The Health Benefits of Spirulina—Blue-Green Algae
In this article:
- Allergy Reduction
- Antioxidant Power
- Cholesterol and Blood Pressure Reduction
- Detoxify the Body
- Protects the Brain against Alzheimer’s and Parkinson’s Disease
- Protection from Radiation Therapy and Chemotherapy
Spirulina is considered a superfood by many. It is an easily digestible nutritional supplement, which belongs to a family of blue-green algae and can be taken in a pill or powder form. Spirulina comes from a type of bacteria scientists call cyanobacterium, specifically arthrospira platensis.
Traditionally, spirulina grew in the warm alkaline lakes of Africa, Hawaii and Mexico among other places. Spirulina was used centuries ago by the Aztecs according to Spanish records from the conquistadors—it grew in Lake Texcoco, Mexico, where the Aztecs called it tecuilati. European explorers observed locals near Africa's Lake Chad using it as food. In our modern era, spirulina has gained the attention of NASA scientists, who have used it as a wholesome nutritional supplement for astronauts in outer space.
Complete Nutrition Source
Spirulina contains a complete source of protein, vitamins, minerals and phytonutrients. In addition, spirulina has anti-inflammatory and antioxidant properties. For those attempting to maximize their nutritional status, adding spirulina is a good place to start.
Spirulina contains the following:
- Phytonutrients: Phycocyanin is the main substance found in spirulina, providing many of its health benefits.
- Protein: 50-70 percent of spirulina by dry weight is made of protein. Spirulina includes a full range of essential (the body is unable to make these) and non-essential (the body can make these) amino acids, which are necessary for the body to make protein molecules.
- Carbohydrates: 15-25 percent of spirulina by dry weight consist of carbohydrates.
- Nucleic acids: 5 percent of spirulina by dry weight consists of nucleic acids, the molecules required to make DNA and RNA.
- Vitamins and Minerals:
- Beta-carotene – A precursor to vitamin A that's beneficial to our skin, eyes and immune system.
- Iron – Helps prevent anemia in those at risk for iron-deficient anemia.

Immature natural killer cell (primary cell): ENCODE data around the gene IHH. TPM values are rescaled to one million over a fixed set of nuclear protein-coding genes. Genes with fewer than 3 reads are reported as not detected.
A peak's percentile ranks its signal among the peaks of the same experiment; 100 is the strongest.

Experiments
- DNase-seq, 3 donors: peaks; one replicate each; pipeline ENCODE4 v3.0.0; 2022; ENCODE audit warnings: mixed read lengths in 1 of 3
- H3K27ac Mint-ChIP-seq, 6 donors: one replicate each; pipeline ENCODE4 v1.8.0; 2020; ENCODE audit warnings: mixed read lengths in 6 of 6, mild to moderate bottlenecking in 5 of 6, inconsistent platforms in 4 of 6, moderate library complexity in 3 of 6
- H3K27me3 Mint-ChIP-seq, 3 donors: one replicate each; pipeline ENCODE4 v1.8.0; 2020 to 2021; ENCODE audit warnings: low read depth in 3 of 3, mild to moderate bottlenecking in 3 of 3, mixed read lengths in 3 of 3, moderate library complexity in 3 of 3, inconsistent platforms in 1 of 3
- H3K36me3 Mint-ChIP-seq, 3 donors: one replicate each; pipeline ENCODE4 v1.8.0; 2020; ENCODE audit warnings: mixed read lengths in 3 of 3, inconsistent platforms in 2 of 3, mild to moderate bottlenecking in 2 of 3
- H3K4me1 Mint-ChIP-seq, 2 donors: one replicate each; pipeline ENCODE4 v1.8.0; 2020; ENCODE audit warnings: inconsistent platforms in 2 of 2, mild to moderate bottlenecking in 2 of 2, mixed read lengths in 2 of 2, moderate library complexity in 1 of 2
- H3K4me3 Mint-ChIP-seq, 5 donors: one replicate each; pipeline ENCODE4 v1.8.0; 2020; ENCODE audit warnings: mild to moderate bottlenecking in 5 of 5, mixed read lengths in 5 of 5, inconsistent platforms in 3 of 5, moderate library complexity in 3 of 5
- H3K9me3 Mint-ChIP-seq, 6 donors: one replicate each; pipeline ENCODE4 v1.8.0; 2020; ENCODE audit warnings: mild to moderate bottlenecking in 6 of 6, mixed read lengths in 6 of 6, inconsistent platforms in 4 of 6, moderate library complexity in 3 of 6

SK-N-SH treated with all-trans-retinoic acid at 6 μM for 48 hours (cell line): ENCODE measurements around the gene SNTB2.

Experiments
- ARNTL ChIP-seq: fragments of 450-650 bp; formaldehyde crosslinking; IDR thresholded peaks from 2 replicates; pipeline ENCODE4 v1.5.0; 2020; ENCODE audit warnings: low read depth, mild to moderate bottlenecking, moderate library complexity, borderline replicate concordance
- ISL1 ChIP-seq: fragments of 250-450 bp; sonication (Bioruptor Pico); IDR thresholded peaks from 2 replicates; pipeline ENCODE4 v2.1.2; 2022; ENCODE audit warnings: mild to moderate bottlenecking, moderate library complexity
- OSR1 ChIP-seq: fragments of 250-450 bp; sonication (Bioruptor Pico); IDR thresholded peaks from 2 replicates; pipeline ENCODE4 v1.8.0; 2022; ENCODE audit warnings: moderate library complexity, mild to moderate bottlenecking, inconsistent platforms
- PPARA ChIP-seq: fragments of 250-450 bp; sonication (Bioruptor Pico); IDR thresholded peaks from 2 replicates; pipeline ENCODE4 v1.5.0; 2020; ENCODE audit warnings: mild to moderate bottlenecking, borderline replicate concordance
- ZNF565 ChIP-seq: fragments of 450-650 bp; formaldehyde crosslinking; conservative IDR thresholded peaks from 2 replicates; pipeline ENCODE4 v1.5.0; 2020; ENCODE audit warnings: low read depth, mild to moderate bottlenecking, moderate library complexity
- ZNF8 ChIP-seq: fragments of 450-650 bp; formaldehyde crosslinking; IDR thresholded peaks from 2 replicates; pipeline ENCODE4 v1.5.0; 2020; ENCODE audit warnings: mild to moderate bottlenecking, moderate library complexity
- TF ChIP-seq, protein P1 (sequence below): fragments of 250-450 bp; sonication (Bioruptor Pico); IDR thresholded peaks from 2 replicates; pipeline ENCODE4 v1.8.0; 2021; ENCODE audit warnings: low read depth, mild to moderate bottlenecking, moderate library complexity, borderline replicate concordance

- Vitamin K1 and K2 – These vitamins help the blood to coagulate and help strengthen bones.
- Calcium – Important for bone strength, heart and skeletal muscle function.
- Magnesium – Involved in over 350 biochemical reactions and helps to prevent heart palpitations and muscle spasms.
- Zinc- Important for skin health, a strong immune system and memory.
- Potassium – Crucial electrolyte for daily cell-to-cell communication and overall functioning of our bodies.
- B vitamins – Important for nerve, brain, and heart health. Since those who consume a vegetarian diet tend to lack vitamin B12, daily supplementation with spirulina can provide up to 60 percent of the Recommended Daily Allowance (RDA) requirement for vitamin B12.
- Folic Acid - Important for nerve health and can help prevent birth defects when taken by pregnant women.
- Gamma-linolenic acid (GLA) – An essential fatty acid found in vegetables. It’s considered the healthy omega-6 oil and has anti-inflammatory benefits.
Health Benefits of Spirulina
Spirulina acts as a prebiotic and helps the growth of other beneficial bacteria in the gut. Spirulina contains chlorophyll, which helps alkalinize (optimize pH levels) the body.
Seasonal allergies can cause sneezing along with itchy eyes, ears and nose and much discomfort for those afflicted. Many take anti-allergy medication such as loratadine (Claritin), diphenhydramine (Benadryl) or sometimes use nasal steroid sprays, such as fluticasone (Flonase). For those wanting to avoid pharmaceutical drugs, spirulina may provide you with another option. Studies have shown that spirulina can help reduce allergic rhinitis symptoms when compared to a placebo (sugar) pill. Spirulina does this by “calming down” the cell’s response to allergens—substances like pollen—which create an allergic response. There are no known studies, however, that compare spirulina to prescription medications.
Spirulina contains compounds, including chlorophyll, beta-carotene, zeaxanthin and phycocyanin, which are potent antioxidants that can neutralize oxidation damage caused by free radicals. Examples of oxidation include rust on metal or the browning that occurs when a cut avocado or apple is left out on the kitchen counter. Internally, oxidation can cause damage to tissues and arteries while increasing risk for cancers and vascular disease. Finding a way to allow the body to protect itself from this process is crucial in disease prevention.
High cholesterol is a risk factor for heart disease. If diet changes and increased exercise are not enough to lower cholesterol, most doctors will prescribe statin drugs, such as atorvastatin (Lipitor), simvastatin (Zocor) and lovastatin among others to help lower cholesterol levels. Many who are concerned about the side effects either avoid these drugs altogether or sometimes consider a more natural approach and use red yeast rice.
Spirulina provides another weapon in the cholesterol-lowering arsenal. A 2008 study of the Mexican population showed spirulina could lower cholesterol values and blood pressure in test subjects.
A more recent study from 2014 showed that 1 gram of spirulina taken daily could lower total cholesterol by 16 percent when taken for 12 weeks. It also lowered triglycerides and LDL (bad) cholesterol. A 2015 study confirmed spirulina’s cholesterol-lowering benefits.